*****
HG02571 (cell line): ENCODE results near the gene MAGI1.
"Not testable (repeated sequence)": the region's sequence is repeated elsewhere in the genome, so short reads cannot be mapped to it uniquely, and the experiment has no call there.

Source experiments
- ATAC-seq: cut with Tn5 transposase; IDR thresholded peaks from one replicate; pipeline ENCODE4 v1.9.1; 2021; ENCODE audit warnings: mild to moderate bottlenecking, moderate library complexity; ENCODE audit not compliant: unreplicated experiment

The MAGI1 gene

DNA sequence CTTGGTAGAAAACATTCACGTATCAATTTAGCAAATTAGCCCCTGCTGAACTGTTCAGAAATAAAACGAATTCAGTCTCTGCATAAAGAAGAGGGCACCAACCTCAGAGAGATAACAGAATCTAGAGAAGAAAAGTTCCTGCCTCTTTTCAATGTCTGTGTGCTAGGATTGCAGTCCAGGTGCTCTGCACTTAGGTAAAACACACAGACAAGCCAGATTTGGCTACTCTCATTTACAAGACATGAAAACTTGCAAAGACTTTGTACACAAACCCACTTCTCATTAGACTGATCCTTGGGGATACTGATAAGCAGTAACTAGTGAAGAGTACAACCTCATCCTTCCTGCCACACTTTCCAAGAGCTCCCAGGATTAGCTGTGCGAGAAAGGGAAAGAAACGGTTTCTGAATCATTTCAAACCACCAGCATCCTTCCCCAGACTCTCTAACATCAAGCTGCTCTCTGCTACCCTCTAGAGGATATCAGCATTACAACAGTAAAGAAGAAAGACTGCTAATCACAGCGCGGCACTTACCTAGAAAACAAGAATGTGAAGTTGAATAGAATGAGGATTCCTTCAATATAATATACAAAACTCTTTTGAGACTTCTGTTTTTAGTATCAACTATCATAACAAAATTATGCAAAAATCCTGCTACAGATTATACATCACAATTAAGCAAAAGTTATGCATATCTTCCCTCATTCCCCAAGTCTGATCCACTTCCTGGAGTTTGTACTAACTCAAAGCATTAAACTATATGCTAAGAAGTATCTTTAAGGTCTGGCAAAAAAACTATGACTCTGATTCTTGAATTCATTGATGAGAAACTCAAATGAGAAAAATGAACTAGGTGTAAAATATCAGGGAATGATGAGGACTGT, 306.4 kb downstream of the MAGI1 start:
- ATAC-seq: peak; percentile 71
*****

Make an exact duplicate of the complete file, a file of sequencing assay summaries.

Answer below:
HG02571 (cell line): ENCODE results near the gene MAGI1.
"Not testable (repeated sequence)": the region's sequence is repeated elsewhere in the genome, so short reads cannot be mapped to it uniquely, and the experiment has no call there.

Source experiments
- ATAC-seq: cut with Tn5 transposase; IDR thresholded peaks from one replicate; pipeline ENCODE4 v1.9.1; 2021; ENCODE audit warnings: mild to moderate bottlenecking, moderate library complexity; ENCODE audit not compliant: unreplicated experiment

The MAGI1 gene

DNA sequence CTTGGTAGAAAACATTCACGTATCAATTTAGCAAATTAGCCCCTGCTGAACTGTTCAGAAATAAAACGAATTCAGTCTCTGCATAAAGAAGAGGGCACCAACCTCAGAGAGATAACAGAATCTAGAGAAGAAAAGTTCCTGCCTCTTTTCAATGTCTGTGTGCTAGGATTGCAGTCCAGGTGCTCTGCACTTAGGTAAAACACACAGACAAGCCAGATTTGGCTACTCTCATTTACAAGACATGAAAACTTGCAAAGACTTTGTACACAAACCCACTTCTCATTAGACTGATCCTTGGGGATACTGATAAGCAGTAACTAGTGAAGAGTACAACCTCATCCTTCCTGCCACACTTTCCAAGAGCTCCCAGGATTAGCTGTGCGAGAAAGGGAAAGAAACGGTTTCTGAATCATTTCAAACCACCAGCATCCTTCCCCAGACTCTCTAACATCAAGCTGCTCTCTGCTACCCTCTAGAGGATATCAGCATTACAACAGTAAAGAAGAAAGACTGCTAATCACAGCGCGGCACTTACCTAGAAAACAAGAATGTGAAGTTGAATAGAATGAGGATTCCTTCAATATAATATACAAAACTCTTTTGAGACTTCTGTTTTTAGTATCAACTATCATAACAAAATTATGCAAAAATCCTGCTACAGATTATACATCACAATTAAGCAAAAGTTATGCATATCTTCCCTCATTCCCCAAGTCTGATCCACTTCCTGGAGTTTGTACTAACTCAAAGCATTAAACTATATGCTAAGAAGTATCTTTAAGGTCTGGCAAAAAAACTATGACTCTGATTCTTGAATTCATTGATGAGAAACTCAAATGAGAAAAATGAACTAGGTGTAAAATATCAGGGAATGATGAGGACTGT, 306.4 kb downstream of the MAGI1 start:
- ATAC-seq: peak; percentile 71